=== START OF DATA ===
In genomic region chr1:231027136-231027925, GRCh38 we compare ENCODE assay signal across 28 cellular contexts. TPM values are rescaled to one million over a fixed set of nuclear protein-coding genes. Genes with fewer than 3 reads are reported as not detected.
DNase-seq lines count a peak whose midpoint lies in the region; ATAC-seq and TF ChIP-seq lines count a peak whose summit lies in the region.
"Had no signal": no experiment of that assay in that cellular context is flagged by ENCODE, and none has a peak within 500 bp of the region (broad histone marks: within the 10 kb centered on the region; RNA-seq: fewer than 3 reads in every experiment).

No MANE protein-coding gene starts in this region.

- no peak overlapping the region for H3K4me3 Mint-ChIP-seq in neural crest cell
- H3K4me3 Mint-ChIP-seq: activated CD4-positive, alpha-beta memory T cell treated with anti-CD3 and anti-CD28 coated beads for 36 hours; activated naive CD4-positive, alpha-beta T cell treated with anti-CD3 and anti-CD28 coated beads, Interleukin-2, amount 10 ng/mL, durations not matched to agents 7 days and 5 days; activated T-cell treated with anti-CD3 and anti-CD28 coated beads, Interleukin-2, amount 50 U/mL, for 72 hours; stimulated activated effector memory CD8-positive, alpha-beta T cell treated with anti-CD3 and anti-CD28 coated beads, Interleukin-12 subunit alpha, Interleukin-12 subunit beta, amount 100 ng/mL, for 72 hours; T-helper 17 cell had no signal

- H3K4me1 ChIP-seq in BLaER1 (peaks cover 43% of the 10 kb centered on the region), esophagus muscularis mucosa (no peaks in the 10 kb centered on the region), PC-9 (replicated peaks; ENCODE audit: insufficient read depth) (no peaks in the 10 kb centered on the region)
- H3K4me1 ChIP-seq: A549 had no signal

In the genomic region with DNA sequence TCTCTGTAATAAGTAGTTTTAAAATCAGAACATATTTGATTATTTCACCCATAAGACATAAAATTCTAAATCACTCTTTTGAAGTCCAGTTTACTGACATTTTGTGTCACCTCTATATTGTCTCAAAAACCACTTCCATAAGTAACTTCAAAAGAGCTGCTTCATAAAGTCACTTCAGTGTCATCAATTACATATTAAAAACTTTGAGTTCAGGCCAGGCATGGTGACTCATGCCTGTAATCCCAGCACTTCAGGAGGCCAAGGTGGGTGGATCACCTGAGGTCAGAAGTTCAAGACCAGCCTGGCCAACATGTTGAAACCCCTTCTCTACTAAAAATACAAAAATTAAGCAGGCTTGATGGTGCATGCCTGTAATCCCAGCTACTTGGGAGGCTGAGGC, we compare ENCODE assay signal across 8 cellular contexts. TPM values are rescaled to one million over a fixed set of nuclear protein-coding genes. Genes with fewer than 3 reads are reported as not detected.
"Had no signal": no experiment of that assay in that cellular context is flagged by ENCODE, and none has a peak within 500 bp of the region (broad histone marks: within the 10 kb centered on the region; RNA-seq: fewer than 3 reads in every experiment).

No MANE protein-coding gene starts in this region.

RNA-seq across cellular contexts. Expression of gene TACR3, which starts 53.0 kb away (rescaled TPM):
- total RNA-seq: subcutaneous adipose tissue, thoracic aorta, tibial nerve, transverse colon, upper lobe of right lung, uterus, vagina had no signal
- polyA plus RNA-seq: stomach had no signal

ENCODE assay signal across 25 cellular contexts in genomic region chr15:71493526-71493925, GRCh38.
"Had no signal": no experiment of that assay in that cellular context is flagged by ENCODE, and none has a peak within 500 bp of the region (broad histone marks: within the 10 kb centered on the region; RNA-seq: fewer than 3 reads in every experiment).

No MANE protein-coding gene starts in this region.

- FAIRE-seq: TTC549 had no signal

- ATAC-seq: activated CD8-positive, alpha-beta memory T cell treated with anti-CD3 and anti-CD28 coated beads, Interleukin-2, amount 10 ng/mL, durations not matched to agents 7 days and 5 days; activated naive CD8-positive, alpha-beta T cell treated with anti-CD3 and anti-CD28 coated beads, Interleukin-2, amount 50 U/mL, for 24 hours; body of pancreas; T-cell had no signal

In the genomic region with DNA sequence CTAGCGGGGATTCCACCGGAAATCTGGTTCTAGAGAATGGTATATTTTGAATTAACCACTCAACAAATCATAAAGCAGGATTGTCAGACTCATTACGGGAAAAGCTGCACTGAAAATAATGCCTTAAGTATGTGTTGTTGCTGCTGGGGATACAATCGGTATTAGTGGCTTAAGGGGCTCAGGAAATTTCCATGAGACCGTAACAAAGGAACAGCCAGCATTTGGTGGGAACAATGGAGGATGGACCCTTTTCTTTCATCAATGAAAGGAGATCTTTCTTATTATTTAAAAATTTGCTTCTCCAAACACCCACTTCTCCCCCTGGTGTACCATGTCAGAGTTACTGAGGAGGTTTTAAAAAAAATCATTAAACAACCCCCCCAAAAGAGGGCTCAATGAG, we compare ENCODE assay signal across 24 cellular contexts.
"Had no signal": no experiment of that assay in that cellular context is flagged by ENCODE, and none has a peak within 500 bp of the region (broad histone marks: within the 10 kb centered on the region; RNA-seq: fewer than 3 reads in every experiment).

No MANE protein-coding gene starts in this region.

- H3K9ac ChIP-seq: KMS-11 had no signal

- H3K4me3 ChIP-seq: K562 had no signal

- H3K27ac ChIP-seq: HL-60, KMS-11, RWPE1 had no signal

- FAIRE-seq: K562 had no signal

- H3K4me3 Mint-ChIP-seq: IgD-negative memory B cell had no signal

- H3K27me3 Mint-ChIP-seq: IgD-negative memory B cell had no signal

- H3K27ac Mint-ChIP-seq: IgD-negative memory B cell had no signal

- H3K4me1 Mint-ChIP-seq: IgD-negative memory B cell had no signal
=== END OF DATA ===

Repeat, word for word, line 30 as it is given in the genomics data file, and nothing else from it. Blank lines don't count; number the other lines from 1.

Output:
- H3K4me1 Mint-ChIP-seq: IgD-negative memory B cell had no signal